Evidence of homo economicus? Findings from experiment on evolutionary prisoners' dilemma game
AbstractThis paper aims to analyze subjects’ behavior in an experiment on evolutionary process of prisoners’ dilemma game. The experiment has been designed by using sixteen one-shot prisoners’ dilemma games with payoffs perturbation and random matching players under perfect information. The subjects of the experiment were students and staff in Universitas Gadjah Mada, Indonesia. In contrast to previous studies, for instance Selten and Stoecker’s (1986) Cooper’s, et.al (1991, 1996), the majority of the subjects in this experiment tend to choose Nash equilibrium strategy consistently from the first game. The result showed that the proportion of the Nash equilibrium outcome was consistently in the range of 85%-88%, whereas the tacit cooperation or Pareto optimum outcome was about 1%-2%. There were evidence that payoffs perturbation influences players’ decision. In contrast to the previous studies above, the results from this study revealed that the vast majority of the subjects tend to choose the dominant strategy as prescribed in Game Theory.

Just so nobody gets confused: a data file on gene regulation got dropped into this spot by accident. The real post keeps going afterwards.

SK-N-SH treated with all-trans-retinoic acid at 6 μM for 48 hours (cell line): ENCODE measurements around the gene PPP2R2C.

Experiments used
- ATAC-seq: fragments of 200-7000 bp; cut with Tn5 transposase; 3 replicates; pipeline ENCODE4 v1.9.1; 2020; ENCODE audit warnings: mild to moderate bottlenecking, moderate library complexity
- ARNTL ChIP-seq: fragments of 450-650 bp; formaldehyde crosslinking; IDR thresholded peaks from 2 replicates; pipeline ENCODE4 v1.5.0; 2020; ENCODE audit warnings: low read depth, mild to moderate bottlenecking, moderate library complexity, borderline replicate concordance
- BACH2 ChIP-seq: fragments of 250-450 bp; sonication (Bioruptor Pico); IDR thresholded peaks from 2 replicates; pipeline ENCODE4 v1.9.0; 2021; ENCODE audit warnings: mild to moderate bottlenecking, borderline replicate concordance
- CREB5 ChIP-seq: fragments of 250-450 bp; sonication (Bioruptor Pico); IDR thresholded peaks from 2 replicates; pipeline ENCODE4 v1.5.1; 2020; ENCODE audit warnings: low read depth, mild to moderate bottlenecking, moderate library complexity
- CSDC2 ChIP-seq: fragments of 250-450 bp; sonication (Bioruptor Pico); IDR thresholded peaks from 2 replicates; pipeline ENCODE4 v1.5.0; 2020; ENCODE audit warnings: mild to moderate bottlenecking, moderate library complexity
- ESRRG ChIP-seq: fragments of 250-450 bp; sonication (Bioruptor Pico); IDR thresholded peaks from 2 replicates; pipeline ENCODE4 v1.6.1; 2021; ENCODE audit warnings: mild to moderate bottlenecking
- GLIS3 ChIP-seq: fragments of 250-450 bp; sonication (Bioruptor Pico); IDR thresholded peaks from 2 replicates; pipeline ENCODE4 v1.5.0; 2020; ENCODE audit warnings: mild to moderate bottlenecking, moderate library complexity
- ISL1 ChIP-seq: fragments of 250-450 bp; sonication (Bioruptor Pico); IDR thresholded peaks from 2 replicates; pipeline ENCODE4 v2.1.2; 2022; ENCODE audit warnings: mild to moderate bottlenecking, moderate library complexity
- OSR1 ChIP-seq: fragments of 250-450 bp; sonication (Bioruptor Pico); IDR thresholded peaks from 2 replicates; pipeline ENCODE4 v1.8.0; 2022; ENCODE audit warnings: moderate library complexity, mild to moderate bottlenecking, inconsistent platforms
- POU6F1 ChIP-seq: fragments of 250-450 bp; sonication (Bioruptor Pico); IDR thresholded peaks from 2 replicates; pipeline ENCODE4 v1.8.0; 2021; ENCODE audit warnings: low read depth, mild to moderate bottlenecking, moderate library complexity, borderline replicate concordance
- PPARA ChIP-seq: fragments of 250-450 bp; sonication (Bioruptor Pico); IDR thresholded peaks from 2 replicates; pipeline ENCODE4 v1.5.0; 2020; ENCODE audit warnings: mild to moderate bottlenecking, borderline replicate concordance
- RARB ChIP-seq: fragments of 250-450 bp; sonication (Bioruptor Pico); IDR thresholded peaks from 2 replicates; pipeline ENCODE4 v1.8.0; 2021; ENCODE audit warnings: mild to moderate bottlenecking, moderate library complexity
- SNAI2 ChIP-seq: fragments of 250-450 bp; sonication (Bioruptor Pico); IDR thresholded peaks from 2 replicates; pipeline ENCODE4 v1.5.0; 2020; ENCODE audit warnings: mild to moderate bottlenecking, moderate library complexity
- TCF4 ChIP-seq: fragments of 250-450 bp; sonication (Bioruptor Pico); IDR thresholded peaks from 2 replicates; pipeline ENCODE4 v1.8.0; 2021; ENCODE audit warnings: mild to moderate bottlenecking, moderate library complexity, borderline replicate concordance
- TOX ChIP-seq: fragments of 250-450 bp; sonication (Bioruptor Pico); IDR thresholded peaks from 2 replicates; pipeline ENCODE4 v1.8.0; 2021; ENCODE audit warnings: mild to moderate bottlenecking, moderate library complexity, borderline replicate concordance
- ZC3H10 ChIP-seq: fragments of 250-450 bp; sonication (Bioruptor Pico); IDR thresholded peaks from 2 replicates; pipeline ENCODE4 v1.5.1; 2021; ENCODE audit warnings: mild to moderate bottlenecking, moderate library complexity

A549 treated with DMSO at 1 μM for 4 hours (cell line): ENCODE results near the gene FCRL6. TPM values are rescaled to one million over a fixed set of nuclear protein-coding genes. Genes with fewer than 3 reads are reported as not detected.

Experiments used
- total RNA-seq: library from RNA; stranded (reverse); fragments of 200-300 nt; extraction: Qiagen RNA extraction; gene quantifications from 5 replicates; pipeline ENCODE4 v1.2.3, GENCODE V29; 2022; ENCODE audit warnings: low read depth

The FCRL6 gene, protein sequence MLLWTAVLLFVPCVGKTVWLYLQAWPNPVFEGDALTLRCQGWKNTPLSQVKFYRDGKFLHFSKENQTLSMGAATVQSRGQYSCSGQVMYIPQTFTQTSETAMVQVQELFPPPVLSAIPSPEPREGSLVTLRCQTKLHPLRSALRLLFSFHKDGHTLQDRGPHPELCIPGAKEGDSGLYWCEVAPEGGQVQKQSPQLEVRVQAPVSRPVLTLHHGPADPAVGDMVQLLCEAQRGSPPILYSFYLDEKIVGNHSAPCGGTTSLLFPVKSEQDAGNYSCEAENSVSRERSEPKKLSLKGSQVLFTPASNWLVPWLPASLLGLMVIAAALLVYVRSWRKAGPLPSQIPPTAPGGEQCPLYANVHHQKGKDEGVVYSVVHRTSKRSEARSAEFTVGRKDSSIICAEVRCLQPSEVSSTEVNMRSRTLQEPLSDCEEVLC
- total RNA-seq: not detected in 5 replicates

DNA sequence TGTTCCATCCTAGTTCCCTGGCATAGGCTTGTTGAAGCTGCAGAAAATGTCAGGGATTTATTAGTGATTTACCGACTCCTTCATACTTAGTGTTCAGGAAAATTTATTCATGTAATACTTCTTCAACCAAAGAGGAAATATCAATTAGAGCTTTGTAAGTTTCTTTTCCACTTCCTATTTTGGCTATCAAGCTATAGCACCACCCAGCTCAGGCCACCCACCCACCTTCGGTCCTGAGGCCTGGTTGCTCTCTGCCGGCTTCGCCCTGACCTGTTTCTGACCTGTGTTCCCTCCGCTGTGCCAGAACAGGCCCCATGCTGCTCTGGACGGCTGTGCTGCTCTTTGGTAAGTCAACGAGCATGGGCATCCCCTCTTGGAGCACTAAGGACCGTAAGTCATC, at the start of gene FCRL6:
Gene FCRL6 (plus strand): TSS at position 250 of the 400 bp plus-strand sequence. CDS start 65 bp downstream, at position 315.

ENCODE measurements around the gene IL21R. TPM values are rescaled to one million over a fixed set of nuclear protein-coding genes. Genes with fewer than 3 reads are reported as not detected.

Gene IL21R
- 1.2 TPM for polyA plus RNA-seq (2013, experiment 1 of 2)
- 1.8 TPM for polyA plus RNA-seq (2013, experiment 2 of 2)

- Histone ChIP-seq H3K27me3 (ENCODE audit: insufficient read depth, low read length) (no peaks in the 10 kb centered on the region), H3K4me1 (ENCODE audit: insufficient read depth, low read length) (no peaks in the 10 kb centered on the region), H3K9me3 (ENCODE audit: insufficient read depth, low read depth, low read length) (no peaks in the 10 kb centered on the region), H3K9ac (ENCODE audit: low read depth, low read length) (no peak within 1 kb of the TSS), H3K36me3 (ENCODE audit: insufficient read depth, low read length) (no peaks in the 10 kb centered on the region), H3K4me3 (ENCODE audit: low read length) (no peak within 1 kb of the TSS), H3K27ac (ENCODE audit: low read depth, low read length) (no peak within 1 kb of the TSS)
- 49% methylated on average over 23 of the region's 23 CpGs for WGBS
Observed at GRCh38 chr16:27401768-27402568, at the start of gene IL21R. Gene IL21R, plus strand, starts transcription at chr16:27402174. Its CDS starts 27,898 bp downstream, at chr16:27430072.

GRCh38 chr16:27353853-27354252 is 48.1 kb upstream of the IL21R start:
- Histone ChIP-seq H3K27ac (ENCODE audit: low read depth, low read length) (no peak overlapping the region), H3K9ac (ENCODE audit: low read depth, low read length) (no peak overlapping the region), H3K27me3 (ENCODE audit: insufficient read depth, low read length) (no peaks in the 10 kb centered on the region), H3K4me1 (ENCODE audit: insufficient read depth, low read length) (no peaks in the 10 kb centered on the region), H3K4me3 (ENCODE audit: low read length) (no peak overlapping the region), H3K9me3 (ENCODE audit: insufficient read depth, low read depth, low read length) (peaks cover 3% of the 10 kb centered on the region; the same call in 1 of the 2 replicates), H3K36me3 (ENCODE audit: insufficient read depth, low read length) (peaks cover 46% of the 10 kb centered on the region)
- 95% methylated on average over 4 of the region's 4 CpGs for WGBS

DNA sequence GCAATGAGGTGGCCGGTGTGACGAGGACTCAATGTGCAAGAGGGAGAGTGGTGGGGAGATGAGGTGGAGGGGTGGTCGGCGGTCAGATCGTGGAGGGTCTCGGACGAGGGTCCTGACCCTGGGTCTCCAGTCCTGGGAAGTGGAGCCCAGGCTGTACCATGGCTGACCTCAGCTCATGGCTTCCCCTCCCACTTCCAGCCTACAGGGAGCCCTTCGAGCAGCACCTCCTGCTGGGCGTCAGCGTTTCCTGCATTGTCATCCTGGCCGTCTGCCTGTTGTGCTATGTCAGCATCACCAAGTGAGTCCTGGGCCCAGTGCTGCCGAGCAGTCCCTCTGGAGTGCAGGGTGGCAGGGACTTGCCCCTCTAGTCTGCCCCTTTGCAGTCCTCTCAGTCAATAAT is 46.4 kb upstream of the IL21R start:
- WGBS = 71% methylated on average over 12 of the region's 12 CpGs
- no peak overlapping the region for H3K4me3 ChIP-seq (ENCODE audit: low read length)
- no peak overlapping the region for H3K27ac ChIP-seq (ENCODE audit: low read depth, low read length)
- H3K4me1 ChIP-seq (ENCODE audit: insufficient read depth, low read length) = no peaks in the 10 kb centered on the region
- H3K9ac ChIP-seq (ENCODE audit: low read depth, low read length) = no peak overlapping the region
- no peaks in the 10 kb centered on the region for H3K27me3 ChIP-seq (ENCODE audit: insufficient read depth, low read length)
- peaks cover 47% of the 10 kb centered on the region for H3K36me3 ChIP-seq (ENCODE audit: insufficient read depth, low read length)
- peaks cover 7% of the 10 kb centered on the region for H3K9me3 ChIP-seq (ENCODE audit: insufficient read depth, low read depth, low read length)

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Bibliographic InfoPaper provided by University Library of Munich, Germany in its series MPRA Paper with number 30480.
Date of creation: 09 Feb 2011
Date of revision:
Prisoners' dilemma; experiment; random-matching players; payoffs perturbation; framing effect;
Find related papers by JEL classification:
- C92 - Mathematical and Quantitative Methods - - Design of Experiments - - - Laboratory, Group Behavior
- C73 - Mathematical and Quantitative Methods - - Game Theory and Bargaining Theory - - - Stochastic and Dynamic Games; Evolutionary Games
This paper has been announced in the following NEP Reports:
- NEP-ALL-2011-05-07 (All new papers)
- NEP-CBE-2011-05-07 (Cognitive & Behavioural Economics)
- NEP-EVO-2011-05-07 (Evolutionary Economics)
- NEP-EXP-2011-05-07 (Experimental Economics)
- NEP-GTH-2011-05-07 (Game Theory)
- NEP-NEU-2011-05-07 (Neuroeconomics)
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